Phosphorus

Discussion in 'Organic Lawn Care' started by Smallaxe, Jun 25, 2009.

  1. Smallaxe

    Smallaxe LawnSite Fanatic
    Posts: 10,080

    Does anyone have any ideas about P being water soluable? This was reviewed rather considerably during a discussion of 'Stinky Lake Sydrome' a couple of years ago.

    The general findings were that P binds to the soils quickly and will never move, into the Lakes. That view has just been challenged and was wondering how it works.

    Please NO list of reading materials, unless there is a snippit to source a point. The real question is:

    What is the 'exception' to the rule that causes the P to leach and how does that happen?
     
  2. Kiril

    Kiril LawnSite Fanatic
    Posts: 18,298

    HUH? Did you miss my "list"?
     
  3. JDUtah

    JDUtah LawnSite Silver Member
    from UT
    Posts: 2,636

  4. Kiril

    Kiril LawnSite Fanatic
    Posts: 18,298

  5. drugrep

    drugrep LawnSite Member
    Posts: 44

    Binds with Calcium in high pH, and Aluminum and Iron in low pH.

    My understanding is that it's better for it to bind with Ca than with Al or Fe.

    P does move slowly. Once you have desired PPM obtained, you don't need to use it that much. Some will get lost through plant uptake and I imagine molecules will dissociate into neighbors yards, but that would be slow.

    You've heard me say a dozen times that I am very low on P. I live across the street from a retention pond, but my soil needs P and I'm adding it.

    I think it's possible if you already have high P you can have P run off. Crusting, compacted, clay soil may not absorb rain water and P fertilizer eroded into drains. I think that's where the biggest problem is. Once I get my PPM to 50, I'll switch to P free fertilizer and only apply when I drop to 40. I want a minimum of 40 ppm.
     
    Last edited: Jun 25, 2009
  6. Kiril

    Kiril LawnSite Fanatic
    Posts: 18,298

    Why 50? 50 would be considered a very high or excessive level for most all turf grasses and testing methodologies. What testing method is being used and/or do you have a test available to look at?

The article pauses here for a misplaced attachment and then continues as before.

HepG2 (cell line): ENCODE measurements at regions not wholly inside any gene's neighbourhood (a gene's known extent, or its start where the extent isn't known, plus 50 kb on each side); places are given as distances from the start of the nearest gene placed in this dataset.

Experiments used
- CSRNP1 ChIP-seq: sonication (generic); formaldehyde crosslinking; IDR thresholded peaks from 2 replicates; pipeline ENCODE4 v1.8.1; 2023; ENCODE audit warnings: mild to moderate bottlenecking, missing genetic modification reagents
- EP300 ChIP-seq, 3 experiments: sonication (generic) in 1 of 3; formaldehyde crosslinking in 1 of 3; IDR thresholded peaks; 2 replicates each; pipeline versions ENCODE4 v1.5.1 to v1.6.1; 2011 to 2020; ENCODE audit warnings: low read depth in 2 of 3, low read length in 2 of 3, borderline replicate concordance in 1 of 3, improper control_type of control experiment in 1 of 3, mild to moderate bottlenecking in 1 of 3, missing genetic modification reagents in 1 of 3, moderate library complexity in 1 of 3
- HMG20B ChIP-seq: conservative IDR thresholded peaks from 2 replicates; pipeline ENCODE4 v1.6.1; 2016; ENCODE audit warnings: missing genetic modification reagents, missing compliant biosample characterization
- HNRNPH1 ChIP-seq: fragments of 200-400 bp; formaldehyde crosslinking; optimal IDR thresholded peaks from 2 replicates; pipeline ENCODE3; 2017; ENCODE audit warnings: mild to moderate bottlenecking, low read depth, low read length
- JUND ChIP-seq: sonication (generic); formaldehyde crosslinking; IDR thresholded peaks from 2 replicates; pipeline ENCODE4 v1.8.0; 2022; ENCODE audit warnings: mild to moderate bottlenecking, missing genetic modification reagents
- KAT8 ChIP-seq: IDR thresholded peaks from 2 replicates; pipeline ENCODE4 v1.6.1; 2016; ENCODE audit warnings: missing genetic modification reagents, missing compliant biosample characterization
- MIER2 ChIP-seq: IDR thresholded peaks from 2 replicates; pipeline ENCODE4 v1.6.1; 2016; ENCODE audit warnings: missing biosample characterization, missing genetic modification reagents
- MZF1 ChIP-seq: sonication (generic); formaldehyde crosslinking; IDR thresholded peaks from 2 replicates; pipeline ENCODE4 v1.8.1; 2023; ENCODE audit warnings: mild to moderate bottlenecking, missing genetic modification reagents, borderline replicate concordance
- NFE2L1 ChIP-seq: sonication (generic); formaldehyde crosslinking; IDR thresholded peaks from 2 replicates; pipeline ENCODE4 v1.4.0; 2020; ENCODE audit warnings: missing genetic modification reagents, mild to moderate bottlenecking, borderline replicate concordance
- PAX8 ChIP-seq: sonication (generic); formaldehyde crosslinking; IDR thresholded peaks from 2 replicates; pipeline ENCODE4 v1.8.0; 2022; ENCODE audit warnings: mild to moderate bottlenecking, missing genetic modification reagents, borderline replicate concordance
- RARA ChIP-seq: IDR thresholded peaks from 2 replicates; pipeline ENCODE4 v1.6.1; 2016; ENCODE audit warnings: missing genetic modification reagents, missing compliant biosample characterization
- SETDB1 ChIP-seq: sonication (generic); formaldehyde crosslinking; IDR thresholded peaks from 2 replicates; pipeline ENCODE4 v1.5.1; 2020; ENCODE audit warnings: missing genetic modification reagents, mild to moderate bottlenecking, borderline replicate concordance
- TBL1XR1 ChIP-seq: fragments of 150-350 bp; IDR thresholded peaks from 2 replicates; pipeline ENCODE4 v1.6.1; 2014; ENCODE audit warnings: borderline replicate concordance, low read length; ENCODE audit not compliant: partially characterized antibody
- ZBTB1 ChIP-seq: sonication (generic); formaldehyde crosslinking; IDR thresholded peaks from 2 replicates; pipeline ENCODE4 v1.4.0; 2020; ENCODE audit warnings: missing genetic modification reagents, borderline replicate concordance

7. drugrep

    drugrep LawnSite Member
    Posts: 44

    Olsen method since my pH is high. I see recommendations split. Some say 25 is enough, some say 40 is enough. I'm going with higher since us Americans think bigger is better! <grin>. I will say once I reach 25, I'll stop using starter fertilizer year round. I'll quit obsessing about it when I reach 25 ppm.
     
  8. Kiril

    Kiril LawnSite Fanatic
    Posts: 18,298

    General phosphorus recommendation for optimum growth using the Olsen P method is 10 mg P/kg (10 ppm). This number can fluctuate somewhat depending on the soils P sorption capacity and other P related chemistry, however I think you are still overdoing it shooting for 25.

    Long story short, it is difficult to nail down a number without a better knowledge of the soils chemistry, which is something a standard soil test will not reveal. So I would shoot for a value between 10-15 mg P/kg for starters if you are using Olsen P method for testing.

    Another way to monitor your P (myco associations aside) is to find your most P sensitive plant in the landscape, when a deficiency shows up do a leaf tissue test and soil test . Alternatively, if all you are concerned about is your turf with regard to P, then monitor the turfs leaf tissue.
     
  9. drugrep

    drugrep LawnSite Member
    Posts: 44

    Kiril, there is not a thing wrong with my grass, but because most of what I read said it should be 25-40, I am obsessed with the thought that my roots aren't all they can be.

    I had 2 tests by 2 different labs, numbers were close and my P average between the 2 is 14 ppm.

    I am consumed with getting it to 25. I have put starter fert down 3 times already this year. I am going to stop for the summer, but my grass growing so fast, I can't believe my shoots aren't thinner from all the N and rapid growth. They are actually in great shape though.

    I am obsesses, and I can't stop until that P gets to 25.

    Now a positive note, I do think all that P is helping my grass spread. It is getting denser. Maybe a combo of all the P & N, but I've got it in my mind that my roots are getting better from the P and why my shoots aren't too thin from overuse of N.

    If I could find a inexpensive source of P only, I'd use it, I'm not trying to get all the N, it's the P in the starter I'm after and I really am obsessed with this.

    I joked in another thread about bugging the soil guys at the university I attend. I wasn't joking though, they seem to love talking to me about all of this, but I feel bad because I have spent so much time over there.

    The positive of all the fertilizer and rapid growth though also helps lower my pH which is 7.6

    I have silt loam soil with CEC I think was around 18. Mg very high at around 750 ppm, Ca around 3500 ppm. K very high at 350 ppm. Organic matter low was around 3%, but that can take decades to build to 5-6%
     
    Last edited: Jun 25, 2009
  10. Kiril

    Kiril LawnSite Fanatic
    Posts: 18,298

    Too much P can lead to other problems. In the process of your quest to 25 you just may make it worse.

    There are far more important factors to root growth than soil P levels, like soil moisture, structure, temperature, etc... You say your turf is fine (i.e. no visible signs of P deficiency), so unless you can actually quantify a direct benefit from continued P applications, I would recommend you stop applying.
     

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